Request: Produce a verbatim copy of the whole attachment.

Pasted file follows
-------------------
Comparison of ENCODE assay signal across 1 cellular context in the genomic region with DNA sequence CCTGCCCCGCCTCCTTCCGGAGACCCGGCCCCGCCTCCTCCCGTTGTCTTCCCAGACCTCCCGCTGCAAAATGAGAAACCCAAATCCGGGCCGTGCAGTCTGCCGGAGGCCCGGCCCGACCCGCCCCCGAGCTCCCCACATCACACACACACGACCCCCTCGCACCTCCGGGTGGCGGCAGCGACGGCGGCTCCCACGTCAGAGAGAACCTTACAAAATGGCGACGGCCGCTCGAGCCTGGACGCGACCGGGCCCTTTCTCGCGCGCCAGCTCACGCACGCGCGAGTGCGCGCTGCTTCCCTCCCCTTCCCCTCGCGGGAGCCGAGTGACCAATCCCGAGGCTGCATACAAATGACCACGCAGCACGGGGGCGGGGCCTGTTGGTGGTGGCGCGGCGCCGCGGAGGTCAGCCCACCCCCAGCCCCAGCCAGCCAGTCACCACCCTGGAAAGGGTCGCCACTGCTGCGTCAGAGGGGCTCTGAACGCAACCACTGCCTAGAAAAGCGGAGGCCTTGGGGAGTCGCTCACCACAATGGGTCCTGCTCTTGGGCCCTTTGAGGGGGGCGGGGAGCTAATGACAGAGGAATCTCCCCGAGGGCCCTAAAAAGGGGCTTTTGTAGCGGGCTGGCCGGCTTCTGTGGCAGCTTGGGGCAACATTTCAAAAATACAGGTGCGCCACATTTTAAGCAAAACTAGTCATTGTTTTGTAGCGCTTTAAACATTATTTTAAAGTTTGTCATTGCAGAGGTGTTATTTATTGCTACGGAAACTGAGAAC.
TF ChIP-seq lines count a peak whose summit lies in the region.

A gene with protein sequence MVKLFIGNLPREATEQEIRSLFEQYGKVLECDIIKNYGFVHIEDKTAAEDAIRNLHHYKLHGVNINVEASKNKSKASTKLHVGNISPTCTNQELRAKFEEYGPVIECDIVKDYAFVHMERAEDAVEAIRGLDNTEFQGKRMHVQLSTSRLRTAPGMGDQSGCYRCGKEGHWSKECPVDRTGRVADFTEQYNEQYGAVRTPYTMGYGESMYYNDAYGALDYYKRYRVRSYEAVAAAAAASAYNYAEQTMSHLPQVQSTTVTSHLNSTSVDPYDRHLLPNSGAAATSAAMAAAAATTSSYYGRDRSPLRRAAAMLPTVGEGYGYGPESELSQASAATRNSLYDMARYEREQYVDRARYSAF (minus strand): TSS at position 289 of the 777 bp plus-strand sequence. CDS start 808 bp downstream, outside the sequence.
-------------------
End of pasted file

Comparison of ENCODE assay signal across 1 cellular context in the genomic region with DNA sequence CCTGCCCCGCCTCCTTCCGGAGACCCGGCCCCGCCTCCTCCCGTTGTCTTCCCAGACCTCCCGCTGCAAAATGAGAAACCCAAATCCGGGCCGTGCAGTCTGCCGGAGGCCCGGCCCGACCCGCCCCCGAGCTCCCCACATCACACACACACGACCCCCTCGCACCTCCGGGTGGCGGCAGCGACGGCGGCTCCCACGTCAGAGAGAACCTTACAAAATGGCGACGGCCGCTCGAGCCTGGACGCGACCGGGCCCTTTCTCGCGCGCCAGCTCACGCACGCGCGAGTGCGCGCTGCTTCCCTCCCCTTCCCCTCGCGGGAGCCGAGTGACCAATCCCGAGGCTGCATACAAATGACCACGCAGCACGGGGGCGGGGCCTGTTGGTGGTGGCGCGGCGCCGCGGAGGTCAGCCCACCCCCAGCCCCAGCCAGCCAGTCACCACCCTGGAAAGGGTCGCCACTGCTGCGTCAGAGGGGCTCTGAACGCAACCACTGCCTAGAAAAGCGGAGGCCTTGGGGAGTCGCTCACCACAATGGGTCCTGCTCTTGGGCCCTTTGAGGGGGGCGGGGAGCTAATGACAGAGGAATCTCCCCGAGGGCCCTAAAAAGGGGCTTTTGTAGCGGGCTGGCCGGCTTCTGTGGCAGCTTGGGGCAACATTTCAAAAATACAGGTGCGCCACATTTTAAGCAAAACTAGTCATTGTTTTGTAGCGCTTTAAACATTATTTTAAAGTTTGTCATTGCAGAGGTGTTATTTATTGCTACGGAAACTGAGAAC.
TF ChIP-seq lines count a peak whose summit lies in the region.

A gene with protein sequence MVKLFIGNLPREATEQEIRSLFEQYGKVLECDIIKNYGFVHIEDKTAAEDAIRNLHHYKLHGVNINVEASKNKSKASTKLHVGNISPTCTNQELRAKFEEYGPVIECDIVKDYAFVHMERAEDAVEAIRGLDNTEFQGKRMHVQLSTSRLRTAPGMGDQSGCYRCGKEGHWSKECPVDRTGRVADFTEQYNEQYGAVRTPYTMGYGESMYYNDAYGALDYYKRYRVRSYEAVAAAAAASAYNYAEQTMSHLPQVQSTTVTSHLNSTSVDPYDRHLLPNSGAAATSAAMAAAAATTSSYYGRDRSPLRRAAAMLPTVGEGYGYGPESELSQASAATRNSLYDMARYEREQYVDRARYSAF (minus strand): TSS at position 289 of the 777 bp plus-strand sequence. CDS start 808 bp downstream, outside the sequence.